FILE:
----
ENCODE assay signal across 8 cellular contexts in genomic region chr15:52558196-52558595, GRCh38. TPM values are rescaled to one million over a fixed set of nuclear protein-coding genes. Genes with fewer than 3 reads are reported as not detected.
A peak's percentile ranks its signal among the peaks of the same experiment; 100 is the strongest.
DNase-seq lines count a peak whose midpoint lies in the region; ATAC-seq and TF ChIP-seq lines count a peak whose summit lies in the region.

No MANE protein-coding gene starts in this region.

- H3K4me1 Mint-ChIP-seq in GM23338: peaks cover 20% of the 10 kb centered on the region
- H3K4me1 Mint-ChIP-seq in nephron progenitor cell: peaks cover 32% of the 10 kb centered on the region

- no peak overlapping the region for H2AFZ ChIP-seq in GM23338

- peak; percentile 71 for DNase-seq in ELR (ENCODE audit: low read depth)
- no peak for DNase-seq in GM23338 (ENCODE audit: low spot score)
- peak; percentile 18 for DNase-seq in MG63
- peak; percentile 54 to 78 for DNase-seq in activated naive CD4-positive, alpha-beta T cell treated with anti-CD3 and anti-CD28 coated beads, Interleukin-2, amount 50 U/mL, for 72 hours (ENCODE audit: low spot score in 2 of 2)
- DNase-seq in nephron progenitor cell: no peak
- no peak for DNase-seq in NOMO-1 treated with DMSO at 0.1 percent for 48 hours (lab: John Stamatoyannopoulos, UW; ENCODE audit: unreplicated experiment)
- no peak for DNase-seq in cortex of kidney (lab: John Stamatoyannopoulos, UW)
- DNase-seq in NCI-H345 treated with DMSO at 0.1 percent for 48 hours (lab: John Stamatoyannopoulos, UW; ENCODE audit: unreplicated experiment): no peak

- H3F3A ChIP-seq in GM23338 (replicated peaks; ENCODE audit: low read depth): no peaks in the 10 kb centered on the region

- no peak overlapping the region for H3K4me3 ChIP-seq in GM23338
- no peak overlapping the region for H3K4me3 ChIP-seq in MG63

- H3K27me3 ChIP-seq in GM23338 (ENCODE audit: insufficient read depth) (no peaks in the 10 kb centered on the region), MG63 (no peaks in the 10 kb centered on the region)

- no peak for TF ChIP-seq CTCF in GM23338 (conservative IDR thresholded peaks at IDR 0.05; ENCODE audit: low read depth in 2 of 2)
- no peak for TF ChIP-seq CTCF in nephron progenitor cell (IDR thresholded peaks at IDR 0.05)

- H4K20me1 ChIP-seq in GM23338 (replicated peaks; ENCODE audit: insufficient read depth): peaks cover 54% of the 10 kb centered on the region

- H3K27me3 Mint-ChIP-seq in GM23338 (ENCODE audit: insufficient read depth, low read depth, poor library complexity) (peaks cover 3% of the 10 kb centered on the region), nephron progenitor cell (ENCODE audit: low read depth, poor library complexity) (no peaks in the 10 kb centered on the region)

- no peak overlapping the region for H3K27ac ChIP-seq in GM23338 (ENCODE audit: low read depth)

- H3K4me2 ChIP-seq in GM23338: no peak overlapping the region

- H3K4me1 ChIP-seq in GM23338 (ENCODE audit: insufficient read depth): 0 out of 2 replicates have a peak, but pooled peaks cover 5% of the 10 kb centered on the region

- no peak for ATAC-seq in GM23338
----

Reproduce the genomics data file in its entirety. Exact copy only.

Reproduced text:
ENCODE assay signal across 8 cellular contexts in genomic region chr15:52558196-52558595, GRCh38. TPM values are rescaled to one million over a fixed set of nuclear protein-coding genes. Genes with fewer than 3 reads are reported as not detected.
A peak's percentile ranks its signal among the peaks of the same experiment; 100 is the strongest.
DNase-seq lines count a peak whose midpoint lies in the region; ATAC-seq and TF ChIP-seq lines count a peak whose summit lies in the region.

No MANE protein-coding gene starts in this region.

- H3K4me1 Mint-ChIP-seq in GM23338: peaks cover 20% of the 10 kb centered on the region
- H3K4me1 Mint-ChIP-seq in nephron progenitor cell: peaks cover 32% of the 10 kb centered on the region

- no peak overlapping the region for H2AFZ ChIP-seq in GM23338

- peak; percentile 71 for DNase-seq in ELR (ENCODE audit: low read depth)
- no peak for DNase-seq in GM23338 (ENCODE audit: low spot score)
- peak; percentile 18 for DNase-seq in MG63
- peak; percentile 54 to 78 for DNase-seq in activated naive CD4-positive, alpha-beta T cell treated with anti-CD3 and anti-CD28 coated beads, Interleukin-2, amount 50 U/mL, for 72 hours (ENCODE audit: low spot score in 2 of 2)
- DNase-seq in nephron progenitor cell: no peak
- no peak for DNase-seq in NOMO-1 treated with DMSO at 0.1 percent for 48 hours (lab: John Stamatoyannopoulos, UW; ENCODE audit: unreplicated experiment)
- no peak for DNase-seq in cortex of kidney (lab: John Stamatoyannopoulos, UW)
- DNase-seq in NCI-H345 treated with DMSO at 0.1 percent for 48 hours (lab: John Stamatoyannopoulos, UW; ENCODE audit: unreplicated experiment): no peak

- H3F3A ChIP-seq in GM23338 (replicated peaks; ENCODE audit: low read depth): no peaks in the 10 kb centered on the region

- no peak overlapping the region for H3K4me3 ChIP-seq in GM23338
- no peak overlapping the region for H3K4me3 ChIP-seq in MG63

- H3K27me3 ChIP-seq in GM23338 (ENCODE audit: insufficient read depth) (no peaks in the 10 kb centered on the region), MG63 (no peaks in the 10 kb centered on the region)

- no peak for TF ChIP-seq CTCF in GM23338 (conservative IDR thresholded peaks at IDR 0.05; ENCODE audit: low read depth in 2 of 2)
- no peak for TF ChIP-seq CTCF in nephron progenitor cell (IDR thresholded peaks at IDR 0.05)

- H4K20me1 ChIP-seq in GM23338 (replicated peaks; ENCODE audit: insufficient read depth): peaks cover 54% of the 10 kb centered on the region

- H3K27me3 Mint-ChIP-seq in GM23338 (ENCODE audit: insufficient read depth, low read depth, poor library complexity) (peaks cover 3% of the 10 kb centered on the region), nephron progenitor cell (ENCODE audit: low read depth, poor library complexity) (no peaks in the 10 kb centered on the region)

- no peak overlapping the region for H3K27ac ChIP-seq in GM23338 (ENCODE audit: low read depth)

- H3K4me2 ChIP-seq in GM23338: no peak overlapping the region

- H3K4me1 ChIP-seq in GM23338 (ENCODE audit: insufficient read depth): 0 out of 2 replicates have a peak, but pooled peaks cover 5% of the 10 kb centered on the region

- no peak for ATAC-seq in GM23338